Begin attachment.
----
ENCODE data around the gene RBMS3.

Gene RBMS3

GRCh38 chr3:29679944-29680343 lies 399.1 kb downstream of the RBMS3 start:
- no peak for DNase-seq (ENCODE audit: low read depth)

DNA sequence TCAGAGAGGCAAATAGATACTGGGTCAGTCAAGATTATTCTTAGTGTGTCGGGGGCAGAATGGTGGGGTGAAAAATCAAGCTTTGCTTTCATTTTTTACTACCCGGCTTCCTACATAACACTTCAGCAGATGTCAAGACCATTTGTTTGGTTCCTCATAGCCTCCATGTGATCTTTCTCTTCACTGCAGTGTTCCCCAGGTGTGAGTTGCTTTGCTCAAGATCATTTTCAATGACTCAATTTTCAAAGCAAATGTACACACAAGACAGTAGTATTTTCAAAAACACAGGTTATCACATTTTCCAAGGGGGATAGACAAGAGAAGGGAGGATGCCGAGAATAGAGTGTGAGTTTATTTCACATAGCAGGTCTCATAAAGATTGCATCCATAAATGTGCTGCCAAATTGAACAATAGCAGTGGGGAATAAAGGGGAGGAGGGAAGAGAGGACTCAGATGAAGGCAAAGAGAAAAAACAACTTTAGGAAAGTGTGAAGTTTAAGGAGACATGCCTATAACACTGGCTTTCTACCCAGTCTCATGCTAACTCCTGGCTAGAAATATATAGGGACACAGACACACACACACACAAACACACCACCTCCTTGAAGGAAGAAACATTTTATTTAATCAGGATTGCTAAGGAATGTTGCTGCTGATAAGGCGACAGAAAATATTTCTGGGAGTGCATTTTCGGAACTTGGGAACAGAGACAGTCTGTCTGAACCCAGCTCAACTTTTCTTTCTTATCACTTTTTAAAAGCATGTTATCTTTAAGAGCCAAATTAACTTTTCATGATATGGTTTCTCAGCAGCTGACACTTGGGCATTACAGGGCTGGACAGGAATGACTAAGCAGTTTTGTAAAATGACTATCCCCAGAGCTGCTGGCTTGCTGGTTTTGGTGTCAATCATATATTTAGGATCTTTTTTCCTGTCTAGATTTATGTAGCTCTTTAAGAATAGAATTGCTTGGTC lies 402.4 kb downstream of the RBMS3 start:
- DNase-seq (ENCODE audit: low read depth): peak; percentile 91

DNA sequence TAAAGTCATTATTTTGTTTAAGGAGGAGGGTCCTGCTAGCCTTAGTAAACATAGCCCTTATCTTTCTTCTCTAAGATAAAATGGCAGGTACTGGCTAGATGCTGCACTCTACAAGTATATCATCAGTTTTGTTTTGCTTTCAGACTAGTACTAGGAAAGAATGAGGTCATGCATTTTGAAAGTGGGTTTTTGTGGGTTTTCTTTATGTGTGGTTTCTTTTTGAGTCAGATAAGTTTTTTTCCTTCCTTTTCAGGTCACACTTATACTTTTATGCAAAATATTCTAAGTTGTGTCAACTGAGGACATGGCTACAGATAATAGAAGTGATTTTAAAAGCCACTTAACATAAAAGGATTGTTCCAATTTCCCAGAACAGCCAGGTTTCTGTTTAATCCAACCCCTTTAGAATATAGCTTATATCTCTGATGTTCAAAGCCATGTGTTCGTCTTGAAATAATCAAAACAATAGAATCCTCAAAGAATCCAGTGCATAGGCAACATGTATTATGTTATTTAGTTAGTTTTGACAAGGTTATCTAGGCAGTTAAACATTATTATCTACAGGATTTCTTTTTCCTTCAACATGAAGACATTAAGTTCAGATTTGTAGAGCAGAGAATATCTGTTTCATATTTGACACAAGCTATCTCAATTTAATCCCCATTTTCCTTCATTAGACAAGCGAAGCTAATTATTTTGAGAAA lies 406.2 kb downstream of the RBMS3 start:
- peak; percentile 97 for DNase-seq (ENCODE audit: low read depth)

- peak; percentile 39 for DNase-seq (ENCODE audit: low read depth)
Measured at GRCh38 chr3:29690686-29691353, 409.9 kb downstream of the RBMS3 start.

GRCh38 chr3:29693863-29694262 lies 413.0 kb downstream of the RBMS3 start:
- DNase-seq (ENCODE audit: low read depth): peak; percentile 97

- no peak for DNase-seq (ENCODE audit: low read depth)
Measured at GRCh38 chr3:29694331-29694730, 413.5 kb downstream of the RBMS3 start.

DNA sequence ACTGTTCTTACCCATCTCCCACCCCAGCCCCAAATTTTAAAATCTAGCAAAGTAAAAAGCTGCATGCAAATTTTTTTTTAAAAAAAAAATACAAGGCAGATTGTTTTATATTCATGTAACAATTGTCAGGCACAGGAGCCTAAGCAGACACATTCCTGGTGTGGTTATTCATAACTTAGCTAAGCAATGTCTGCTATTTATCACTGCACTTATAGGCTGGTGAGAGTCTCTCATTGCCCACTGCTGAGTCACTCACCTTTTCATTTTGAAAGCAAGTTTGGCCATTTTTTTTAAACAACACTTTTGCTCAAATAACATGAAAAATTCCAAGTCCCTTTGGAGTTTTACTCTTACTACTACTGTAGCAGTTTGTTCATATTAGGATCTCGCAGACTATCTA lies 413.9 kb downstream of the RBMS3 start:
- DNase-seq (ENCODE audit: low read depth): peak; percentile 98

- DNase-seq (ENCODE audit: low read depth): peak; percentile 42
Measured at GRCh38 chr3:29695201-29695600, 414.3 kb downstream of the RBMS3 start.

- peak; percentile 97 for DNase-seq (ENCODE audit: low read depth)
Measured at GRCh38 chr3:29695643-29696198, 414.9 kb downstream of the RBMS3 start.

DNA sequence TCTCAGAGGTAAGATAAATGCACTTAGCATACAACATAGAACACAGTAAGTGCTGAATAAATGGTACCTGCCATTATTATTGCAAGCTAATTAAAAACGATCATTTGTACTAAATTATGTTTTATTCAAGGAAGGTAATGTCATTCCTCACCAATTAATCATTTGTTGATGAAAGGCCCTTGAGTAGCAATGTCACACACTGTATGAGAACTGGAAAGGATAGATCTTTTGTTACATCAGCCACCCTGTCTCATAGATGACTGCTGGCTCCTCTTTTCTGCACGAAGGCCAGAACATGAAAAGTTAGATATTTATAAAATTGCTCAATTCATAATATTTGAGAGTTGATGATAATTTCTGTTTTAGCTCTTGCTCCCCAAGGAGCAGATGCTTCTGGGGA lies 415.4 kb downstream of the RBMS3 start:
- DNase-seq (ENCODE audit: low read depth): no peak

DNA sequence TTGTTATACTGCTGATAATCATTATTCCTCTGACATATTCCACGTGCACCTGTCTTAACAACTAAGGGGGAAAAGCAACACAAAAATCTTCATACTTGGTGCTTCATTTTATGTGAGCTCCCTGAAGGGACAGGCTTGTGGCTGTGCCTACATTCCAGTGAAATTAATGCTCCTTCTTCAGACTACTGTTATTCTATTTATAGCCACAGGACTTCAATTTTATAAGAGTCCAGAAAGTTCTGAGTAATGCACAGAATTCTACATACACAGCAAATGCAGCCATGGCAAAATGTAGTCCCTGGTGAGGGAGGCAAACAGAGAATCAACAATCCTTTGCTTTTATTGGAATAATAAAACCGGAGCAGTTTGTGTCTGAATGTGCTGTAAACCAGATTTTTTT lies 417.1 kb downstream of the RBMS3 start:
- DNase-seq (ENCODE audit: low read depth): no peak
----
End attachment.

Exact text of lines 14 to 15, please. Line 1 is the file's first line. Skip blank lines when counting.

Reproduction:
Measured at GRCh38 chr3:29694331-29694730, 413.5 kb downstream of the RBMS3 start.

DNA sequence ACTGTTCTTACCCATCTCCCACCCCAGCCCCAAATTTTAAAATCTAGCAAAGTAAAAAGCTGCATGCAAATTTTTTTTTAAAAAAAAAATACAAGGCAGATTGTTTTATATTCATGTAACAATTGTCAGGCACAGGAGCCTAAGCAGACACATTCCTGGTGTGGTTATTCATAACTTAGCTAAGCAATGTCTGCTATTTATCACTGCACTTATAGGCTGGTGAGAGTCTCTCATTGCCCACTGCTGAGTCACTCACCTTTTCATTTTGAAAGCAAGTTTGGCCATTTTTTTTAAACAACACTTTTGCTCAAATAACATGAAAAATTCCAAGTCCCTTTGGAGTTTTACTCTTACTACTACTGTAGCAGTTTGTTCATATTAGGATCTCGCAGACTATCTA lies 413.9 kb downstream of the RBMS3 start: